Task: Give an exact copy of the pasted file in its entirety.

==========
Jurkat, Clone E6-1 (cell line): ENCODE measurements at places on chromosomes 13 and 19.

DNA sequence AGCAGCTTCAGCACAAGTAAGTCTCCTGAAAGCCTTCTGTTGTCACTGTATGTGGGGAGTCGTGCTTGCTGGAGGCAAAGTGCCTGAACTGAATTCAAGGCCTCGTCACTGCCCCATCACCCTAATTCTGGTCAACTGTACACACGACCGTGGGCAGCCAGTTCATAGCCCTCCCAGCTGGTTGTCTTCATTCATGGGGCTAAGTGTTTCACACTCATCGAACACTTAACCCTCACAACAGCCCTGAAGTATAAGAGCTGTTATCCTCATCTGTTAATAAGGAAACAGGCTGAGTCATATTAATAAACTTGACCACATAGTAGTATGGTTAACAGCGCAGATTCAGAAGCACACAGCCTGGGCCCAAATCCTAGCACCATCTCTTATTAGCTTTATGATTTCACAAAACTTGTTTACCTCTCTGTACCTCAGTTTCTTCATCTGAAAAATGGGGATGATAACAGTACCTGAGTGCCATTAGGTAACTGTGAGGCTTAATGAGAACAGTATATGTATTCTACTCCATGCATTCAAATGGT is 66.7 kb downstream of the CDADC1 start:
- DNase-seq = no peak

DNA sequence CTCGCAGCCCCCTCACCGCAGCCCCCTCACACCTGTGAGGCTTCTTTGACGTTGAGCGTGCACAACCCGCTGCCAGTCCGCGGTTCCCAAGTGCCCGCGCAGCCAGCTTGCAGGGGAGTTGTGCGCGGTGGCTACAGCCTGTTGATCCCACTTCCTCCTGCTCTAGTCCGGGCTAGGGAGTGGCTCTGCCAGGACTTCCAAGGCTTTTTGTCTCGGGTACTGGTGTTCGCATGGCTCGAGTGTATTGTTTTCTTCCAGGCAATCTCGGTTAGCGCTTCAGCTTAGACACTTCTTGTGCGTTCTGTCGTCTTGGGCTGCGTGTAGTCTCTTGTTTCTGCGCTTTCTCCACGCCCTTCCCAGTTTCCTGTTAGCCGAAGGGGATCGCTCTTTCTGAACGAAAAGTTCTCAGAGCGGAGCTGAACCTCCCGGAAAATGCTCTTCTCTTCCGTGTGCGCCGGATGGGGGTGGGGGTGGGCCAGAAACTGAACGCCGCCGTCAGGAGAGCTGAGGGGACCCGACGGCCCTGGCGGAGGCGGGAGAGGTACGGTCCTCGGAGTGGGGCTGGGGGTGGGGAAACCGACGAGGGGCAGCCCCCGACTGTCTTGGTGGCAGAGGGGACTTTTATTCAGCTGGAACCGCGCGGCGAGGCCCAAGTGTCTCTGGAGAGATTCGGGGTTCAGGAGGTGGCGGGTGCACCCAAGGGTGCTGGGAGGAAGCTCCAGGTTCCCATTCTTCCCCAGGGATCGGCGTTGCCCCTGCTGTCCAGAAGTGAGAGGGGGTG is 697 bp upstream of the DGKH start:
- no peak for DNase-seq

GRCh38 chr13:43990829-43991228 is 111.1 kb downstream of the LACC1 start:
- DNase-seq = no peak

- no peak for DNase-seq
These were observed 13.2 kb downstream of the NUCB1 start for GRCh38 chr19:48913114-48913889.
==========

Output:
Jurkat, Clone E6-1 (cell line): ENCODE measurements at places on chromosomes 13 and 19.

DNA sequence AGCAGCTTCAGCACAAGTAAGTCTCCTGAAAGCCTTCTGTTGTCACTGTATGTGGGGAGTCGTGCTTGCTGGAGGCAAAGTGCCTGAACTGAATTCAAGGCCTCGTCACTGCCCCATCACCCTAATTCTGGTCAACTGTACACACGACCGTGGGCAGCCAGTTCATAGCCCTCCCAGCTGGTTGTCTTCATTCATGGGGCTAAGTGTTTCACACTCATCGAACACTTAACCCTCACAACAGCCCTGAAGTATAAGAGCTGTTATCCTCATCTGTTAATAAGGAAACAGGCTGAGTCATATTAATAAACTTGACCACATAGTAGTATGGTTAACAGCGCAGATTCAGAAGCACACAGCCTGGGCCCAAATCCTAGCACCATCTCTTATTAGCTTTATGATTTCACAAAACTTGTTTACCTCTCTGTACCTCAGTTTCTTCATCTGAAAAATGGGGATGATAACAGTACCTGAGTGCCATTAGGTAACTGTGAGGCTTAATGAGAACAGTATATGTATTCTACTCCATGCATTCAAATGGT is 66.7 kb downstream of the CDADC1 start:
- DNase-seq = no peak

DNA sequence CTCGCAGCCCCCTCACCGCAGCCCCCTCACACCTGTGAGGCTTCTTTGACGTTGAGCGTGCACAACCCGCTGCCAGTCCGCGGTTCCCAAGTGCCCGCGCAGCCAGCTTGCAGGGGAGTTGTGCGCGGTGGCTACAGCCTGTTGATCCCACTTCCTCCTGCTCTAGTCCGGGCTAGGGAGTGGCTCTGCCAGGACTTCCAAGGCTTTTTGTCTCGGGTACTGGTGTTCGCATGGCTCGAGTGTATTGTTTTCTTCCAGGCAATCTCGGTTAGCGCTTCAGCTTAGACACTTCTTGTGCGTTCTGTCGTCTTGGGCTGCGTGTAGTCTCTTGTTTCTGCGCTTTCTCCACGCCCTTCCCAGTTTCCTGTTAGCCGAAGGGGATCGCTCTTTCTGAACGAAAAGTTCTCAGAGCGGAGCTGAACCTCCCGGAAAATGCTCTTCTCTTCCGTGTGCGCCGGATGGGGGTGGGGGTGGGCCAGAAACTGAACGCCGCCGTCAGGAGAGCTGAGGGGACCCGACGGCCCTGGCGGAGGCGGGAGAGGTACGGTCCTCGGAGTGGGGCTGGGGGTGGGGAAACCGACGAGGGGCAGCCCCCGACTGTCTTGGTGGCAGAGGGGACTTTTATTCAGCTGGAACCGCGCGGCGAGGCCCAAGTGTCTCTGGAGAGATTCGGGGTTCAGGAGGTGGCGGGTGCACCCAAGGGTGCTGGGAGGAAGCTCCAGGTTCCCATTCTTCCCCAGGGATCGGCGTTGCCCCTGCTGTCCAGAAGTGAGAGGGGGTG is 697 bp upstream of the DGKH start:
- no peak for DNase-seq

GRCh38 chr13:43990829-43991228 is 111.1 kb downstream of the LACC1 start:
- DNase-seq = no peak

- no peak for DNase-seq
These were observed 13.2 kb downstream of the NUCB1 start for GRCh38 chr19:48913114-48913889.